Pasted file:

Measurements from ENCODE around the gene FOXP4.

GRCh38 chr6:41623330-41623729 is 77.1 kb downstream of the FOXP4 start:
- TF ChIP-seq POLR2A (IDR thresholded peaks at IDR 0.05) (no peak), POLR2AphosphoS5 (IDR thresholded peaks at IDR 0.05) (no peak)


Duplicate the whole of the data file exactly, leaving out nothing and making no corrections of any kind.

Measurements from ENCODE around the gene FOXP4.

GRCh38 chr6:41623330-41623729 is 77.1 kb downstream of the FOXP4 start:
- TF ChIP-seq POLR2A (IDR thresholded peaks at IDR 0.05) (no peak), POLR2AphosphoS5 (IDR thresholded peaks at IDR 0.05) (no peak)